Andre Bloc, the most well-known and wealthiest sculptor in 1965, agreed to join the 1965 Long Beach International Sculpture Symposium because he believed that artists must no longer remain at the periphery of society, dependent upon the whims of collectors and patrons. Trained as an engineer, Bloc is best known for his “habitables”, or “sculpture dwellings”, which are buildings with both an exterior and interior but conceived and executed as pieces of sculpture. According to Arts and Architecture, experiencing his work was “to glimpse universality where nature, space, poetry, matter and the search for perfection meet at the level of ideal structure.”
Bloc explained his intention for Carlson/Bloc Tower in the following quote: "I asked the Symposium committee to allow me to play the role of an architectural sculptor. This slender tower will function as a signal, as a landmark. Formerly cities were marked with greatly pleasing and vast sculptural elements. In the improvisation of temporary cities, the value of such elements has been forgotten, creating a confused world where man feels alone among millions of others. With my work I seek to unite man with his environment in a warmer, more personal relationship."
His 65-foot tall bell tower, constructed of 157 tons of white concrete, includes a carillon bell system which was installed in the tower with a keyboard console, operated manually or automatically, located in the Music Building. In addition to the speakers on the tower, there are also speakers on top of the McIntosh Humanities Building. The tower, the only piece not constructed during the eight-week symposium, was completed in 1972, six years after the death of Bloc. It now stands as the focal point on campus, a unique monument that Bloc dedicated as a symbol of friendship between France and the United States. The funds for its construction and the bell system were provided by the Louise Carlson Cultural Trust and the California State University, Long Beach Foundation.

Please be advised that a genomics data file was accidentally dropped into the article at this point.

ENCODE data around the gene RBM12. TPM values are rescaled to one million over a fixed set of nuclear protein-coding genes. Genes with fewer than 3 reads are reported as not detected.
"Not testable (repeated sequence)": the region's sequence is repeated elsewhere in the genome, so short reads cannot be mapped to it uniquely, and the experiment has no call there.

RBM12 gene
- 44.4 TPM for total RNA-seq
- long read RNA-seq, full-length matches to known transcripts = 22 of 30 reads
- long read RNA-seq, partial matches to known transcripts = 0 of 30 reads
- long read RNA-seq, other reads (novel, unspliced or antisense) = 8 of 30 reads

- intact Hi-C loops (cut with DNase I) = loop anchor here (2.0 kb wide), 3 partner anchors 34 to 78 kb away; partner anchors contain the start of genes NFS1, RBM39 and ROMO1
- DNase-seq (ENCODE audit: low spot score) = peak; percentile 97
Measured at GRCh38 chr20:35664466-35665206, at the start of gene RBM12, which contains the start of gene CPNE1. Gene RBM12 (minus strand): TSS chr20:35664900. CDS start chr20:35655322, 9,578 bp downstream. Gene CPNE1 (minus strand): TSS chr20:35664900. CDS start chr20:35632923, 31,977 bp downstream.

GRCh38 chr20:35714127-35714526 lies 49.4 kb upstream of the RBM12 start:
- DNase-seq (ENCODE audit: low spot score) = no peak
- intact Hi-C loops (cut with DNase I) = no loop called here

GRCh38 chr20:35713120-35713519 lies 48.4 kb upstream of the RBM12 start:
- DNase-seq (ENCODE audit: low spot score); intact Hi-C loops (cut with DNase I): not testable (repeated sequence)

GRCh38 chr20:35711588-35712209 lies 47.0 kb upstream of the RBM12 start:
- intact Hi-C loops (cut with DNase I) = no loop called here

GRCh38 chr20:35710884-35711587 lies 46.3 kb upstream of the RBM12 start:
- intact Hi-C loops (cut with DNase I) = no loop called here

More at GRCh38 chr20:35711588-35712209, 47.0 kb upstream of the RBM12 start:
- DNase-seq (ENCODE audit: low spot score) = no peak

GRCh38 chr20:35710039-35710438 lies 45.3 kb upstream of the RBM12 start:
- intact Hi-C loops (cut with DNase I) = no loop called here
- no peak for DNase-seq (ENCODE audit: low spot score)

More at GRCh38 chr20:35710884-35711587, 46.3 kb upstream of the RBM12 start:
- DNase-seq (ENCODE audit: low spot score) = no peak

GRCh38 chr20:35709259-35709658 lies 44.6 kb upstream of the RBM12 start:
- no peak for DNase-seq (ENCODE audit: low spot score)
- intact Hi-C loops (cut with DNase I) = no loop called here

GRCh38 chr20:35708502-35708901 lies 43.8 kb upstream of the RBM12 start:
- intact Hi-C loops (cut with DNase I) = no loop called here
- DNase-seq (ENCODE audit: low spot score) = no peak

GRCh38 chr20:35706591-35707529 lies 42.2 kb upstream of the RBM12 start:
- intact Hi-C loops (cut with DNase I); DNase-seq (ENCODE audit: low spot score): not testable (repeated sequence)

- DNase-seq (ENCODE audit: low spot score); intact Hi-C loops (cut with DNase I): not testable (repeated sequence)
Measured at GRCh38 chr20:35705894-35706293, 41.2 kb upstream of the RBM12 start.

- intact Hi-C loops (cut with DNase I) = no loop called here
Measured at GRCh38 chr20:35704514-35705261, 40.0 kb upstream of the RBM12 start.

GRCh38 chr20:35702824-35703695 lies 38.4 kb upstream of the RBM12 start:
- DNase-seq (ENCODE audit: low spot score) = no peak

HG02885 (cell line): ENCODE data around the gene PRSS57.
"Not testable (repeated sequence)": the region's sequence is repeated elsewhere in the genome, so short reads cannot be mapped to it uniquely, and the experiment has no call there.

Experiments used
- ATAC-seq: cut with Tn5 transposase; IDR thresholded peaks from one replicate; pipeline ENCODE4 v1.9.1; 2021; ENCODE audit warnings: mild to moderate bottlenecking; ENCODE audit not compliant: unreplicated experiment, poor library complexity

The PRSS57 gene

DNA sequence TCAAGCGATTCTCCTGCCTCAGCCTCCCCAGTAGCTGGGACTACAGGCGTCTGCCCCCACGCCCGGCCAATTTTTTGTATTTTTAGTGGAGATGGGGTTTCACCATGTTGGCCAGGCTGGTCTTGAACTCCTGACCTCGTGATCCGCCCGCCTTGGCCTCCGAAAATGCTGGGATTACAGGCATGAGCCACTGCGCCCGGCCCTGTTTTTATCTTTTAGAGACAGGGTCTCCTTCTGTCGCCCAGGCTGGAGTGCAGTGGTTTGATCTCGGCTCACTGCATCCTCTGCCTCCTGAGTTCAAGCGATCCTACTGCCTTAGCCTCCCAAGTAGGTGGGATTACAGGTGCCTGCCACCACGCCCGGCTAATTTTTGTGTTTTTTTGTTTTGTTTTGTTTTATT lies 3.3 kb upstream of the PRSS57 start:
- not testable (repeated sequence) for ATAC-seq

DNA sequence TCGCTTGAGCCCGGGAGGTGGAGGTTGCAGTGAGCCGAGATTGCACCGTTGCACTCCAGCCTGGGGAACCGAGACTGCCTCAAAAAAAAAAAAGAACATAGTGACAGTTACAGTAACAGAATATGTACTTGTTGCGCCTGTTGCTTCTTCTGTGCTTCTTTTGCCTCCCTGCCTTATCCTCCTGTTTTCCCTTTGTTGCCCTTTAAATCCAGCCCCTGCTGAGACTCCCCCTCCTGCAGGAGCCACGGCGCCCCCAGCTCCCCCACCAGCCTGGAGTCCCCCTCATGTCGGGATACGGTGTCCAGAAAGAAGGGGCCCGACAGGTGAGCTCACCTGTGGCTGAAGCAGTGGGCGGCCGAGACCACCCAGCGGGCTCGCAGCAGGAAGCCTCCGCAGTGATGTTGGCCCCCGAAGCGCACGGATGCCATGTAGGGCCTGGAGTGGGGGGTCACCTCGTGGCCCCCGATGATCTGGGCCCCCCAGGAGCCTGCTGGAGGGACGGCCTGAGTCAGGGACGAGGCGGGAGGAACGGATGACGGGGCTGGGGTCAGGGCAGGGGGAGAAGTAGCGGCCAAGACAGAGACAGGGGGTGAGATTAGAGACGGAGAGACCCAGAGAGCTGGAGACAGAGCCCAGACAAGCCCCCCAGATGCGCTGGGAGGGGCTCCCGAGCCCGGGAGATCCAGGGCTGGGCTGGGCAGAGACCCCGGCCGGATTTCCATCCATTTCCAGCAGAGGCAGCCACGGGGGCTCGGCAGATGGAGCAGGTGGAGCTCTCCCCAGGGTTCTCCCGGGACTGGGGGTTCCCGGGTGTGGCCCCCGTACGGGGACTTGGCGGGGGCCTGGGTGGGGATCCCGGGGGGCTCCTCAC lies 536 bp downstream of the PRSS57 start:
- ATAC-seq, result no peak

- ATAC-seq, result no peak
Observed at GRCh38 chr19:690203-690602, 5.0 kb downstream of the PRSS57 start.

Born in Algeria in 1896, Andre Bloc studied at the School of Arts and Manufacturers in Paris and received a degree in engineering. He developed a lifelong interest in form and became internationally renowned for his work in sculpture and architecture. Bloc was the founding editor of Architecture d’aujourd’hui and an active sculptor whose works were exhibited in Europe and South America. He died at the age of 70 in New Delhi, India.